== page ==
It was also announced that iMacs would now be available in different colors. There was a lot of speculation as to whether Apple's choice of colors came from LifeSavers or Jello. In any case, the new iMacs are faster (266 vs. 233 MHz) and cheaper ($1199 vs. $1299) than the old iMacs. Apple had a beautiful display in their booth, with all the different color iMacs in a row, on a table that was lit from below. In my opinion, this was a great move by Apple. If computers are now commodity items (as I keep reading), then they should be distinguishable by style as well as features. All over the show floor, people were talking about what color iMac they were going to get.
SGI was showing (in a room off the show floor) their new flat panel display. It is, without a doubt, the most beautiful computer screen that I have ever seen. It is about 18" diagonally, and has a resolution of 1900 x 1024 pixels. The picture is sharp, colorful, and there is no flicker at all. The screen weighs only 8 pounds (the stand it comes with weighs another 8 pounds). The screen comes with a video card with 32 MB of RAM. What's the bad news? The screen and card together cost $2895. Maybe if I don't eat for a year or so...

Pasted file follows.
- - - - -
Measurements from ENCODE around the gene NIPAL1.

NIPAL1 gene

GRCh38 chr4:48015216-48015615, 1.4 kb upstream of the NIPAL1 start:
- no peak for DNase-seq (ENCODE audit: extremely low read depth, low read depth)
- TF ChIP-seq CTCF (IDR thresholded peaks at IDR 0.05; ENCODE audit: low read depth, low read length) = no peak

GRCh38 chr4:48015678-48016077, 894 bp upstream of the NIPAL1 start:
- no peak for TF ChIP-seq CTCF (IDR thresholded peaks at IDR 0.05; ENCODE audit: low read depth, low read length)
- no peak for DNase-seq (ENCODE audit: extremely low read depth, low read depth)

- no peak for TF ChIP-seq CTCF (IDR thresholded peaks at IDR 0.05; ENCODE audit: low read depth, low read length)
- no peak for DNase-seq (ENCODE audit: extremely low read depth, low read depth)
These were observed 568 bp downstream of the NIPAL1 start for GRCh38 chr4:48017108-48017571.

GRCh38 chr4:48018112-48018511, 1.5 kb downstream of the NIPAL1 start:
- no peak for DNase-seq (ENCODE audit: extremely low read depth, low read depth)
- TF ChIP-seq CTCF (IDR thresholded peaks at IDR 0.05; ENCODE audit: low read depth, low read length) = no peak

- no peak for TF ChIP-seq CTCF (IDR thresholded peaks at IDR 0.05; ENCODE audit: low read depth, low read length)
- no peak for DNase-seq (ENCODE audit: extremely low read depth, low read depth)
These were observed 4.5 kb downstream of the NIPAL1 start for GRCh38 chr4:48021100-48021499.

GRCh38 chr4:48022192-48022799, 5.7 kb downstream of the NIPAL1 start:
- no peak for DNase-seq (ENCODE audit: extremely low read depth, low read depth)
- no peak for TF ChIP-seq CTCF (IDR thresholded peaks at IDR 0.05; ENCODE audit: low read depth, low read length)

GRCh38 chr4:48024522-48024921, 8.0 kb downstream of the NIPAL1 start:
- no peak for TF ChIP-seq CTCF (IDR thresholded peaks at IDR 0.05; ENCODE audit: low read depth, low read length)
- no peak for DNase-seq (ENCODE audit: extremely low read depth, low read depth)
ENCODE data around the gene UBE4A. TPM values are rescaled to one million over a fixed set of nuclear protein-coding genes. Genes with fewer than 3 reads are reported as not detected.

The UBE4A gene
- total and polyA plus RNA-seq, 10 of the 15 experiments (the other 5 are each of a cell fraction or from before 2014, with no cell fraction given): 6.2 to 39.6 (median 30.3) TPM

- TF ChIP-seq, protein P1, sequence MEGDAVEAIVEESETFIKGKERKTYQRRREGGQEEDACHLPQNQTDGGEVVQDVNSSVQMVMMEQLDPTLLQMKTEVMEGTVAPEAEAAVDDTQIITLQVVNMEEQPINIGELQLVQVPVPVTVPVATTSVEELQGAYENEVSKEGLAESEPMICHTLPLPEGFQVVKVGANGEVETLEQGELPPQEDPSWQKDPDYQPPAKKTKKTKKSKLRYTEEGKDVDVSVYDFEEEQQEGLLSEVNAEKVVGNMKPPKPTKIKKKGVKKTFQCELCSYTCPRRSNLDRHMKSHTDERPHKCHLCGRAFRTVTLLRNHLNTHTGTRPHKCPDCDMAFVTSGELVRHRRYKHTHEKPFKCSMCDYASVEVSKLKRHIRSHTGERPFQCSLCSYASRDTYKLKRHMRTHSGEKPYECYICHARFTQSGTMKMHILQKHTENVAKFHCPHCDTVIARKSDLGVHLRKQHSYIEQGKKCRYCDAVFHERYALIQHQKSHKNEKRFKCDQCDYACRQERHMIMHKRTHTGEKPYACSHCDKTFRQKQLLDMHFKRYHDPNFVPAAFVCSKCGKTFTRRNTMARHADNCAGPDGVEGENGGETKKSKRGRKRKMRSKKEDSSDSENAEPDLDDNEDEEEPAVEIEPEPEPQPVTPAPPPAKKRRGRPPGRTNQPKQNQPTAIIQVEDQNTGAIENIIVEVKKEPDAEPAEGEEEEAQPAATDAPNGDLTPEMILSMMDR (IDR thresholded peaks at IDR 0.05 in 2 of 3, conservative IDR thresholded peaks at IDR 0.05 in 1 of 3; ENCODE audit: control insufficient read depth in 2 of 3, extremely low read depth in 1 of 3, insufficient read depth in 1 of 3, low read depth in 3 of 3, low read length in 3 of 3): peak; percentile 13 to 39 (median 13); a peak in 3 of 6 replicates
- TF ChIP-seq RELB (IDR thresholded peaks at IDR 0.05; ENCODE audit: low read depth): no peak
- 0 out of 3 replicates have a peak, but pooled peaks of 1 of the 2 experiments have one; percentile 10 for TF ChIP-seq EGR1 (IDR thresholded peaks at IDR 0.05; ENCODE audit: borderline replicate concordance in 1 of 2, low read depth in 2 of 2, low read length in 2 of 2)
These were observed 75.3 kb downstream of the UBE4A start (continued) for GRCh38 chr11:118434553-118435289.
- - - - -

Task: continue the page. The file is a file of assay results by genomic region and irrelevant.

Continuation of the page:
USB hardware was everywhere. See the section "USB hardware" for a laundry list.
Connectix shipped "Virtual Game Station", an emulator for the Sony PlayStation. This was the most talked-about piece of software at the show. One of the really cool parts of this product (in my opinion) is that they used Apple's Input Sprockets for their game controller support. That means that any joystick/game controller/whatever that is Input Sprocket-aware can be used with VGS (those of you writing drivers, take note!)
Apple announced Mac OS X server. This will ship in February and cost about $1000. Apple announced after the show that Select partners would be able to purchase the server at a reduced cost (cost to be determined).